When Sophie Needham found a secondary school that would welcome her as a pupil, her mother, Claire, breathed a sigh of relief. Sophie has cerebral palsy and Claire had battled since Sophie's early schooldays to keep her in a mainstream school, following the same educational path as her peers.
The respite didn't last long, though. At first, the school adapted accommodation and made the premises easier for Sophie's wheelchair, but a difficulty quickly arose over her two full-time teaching assistants. Both left, and Sophie had to try and continue school life with a series of temporary appointments. "She had a total of 14 different staff," says Claire. "I couldn't train any of them. Sophie went very quiet, which is her way of reacting to difficulties. She couldn't get to lessons. I had to leave my part-time job and go in nearly every day to look after her. The school even suggested she stayed at home at one point."
But Sophie has now won a case at a special educational needs and disability tribunal, which ruled that she had been discriminated against. The school, the tribunal says, failed to provide continuity in the recruitment of support staff.
With more than one million young people under 24 with a disability (as defined under the Disability Discrimination Act 1995), there are many like Sophie who are finding it difficult to get an education. They include not only wheelchair users, but also many with hearing or visual impairments, dyslexia, and severe forms of epilepsy, diabetes or eczema. A boy with severe eczema has, in another successful case, been allowed to wear cotton trousers to school rather than the regulation flannel trousers that inflamed his skin to such an extent he could barely walk.
Since September 2002, schools have had to ensure that all pupils with disabilities are treated no less favourably than others, and are not disadvantaged in any aspect of school life, from teaching and learning, to access to after-school clubs or the lunch queue.
A series of tribunal cases taken by the new kid on the equal opportunities block, the Disability Rights Commission (DRC) is gradually ensuring not only that, individually, disabled children have a reasonable education, but also that schools, colleges and universities understand the message that they have to gear up for the sea-change expected by 2006, when disabilities legislation catches up with race laws. By then, institutions will be legally obliged to promote equal opportunities, and will have a duty to anticipate the needs of the disabled, rather than adapt to them on a case-by-case basis.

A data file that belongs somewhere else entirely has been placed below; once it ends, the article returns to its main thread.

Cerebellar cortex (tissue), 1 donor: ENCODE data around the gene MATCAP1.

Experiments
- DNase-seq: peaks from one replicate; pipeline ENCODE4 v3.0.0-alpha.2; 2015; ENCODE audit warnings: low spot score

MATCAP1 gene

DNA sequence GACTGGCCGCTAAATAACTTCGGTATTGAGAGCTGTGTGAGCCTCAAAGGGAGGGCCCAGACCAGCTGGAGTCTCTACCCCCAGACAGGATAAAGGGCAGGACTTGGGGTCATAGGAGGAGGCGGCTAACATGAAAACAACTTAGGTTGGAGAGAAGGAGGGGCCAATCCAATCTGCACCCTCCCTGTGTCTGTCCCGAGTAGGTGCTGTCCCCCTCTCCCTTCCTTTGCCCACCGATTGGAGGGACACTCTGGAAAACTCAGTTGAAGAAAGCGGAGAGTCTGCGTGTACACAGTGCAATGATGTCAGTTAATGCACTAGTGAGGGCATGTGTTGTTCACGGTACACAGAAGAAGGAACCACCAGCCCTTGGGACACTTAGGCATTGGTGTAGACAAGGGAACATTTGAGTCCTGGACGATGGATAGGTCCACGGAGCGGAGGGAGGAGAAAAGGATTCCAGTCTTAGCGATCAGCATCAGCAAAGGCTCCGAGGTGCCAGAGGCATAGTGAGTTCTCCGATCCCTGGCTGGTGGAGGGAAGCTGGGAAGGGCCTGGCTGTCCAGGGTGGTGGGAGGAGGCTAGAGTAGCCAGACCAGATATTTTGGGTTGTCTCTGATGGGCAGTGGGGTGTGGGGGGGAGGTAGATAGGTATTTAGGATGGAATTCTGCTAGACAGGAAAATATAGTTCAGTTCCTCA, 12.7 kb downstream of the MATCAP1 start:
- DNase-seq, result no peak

Beth Coxon, a DRC legal officer, says that schools have been working for many years through special-needs departments to include more pupils, but many people may be unaware that the DRC can now offer advice on disability-related claims. Many more could benefit, she feels. "People can get initial advice from the helpline and, if necessary, will be referred to our casework department," she says. The only reason more claims have not reached tribunal stage is that the DRC casework team has had considerable success in negotiating settlements, a better result all round if children need to stay in the schools concerned rather than move on.
Tribunals do not order financial compensation for school pupils, but can order appropriate provision or training, and, crucially, an apology. That can be very important to the complainant, says Coxon. And there is scope for innovative remedies - if a disabled pupil has missed a school trip, for example, another could be ordered.
As the rolling legislation moves on, FE colleges and universities will be expected to make premises accessible to the disabled by 2005 (schools won't be given a deadline). Only one in 20 disabled people is at an FE college or university compared with one in 10 of the rest of the population.
Claire's relief at the result of her daughter's case will be recognised by other parents who have borne the burden of fighting for their child's education as well as actually caring for them. "The help we have received has been a lifeline. It is just so important to us that Sophie is able to receive an education," she says.
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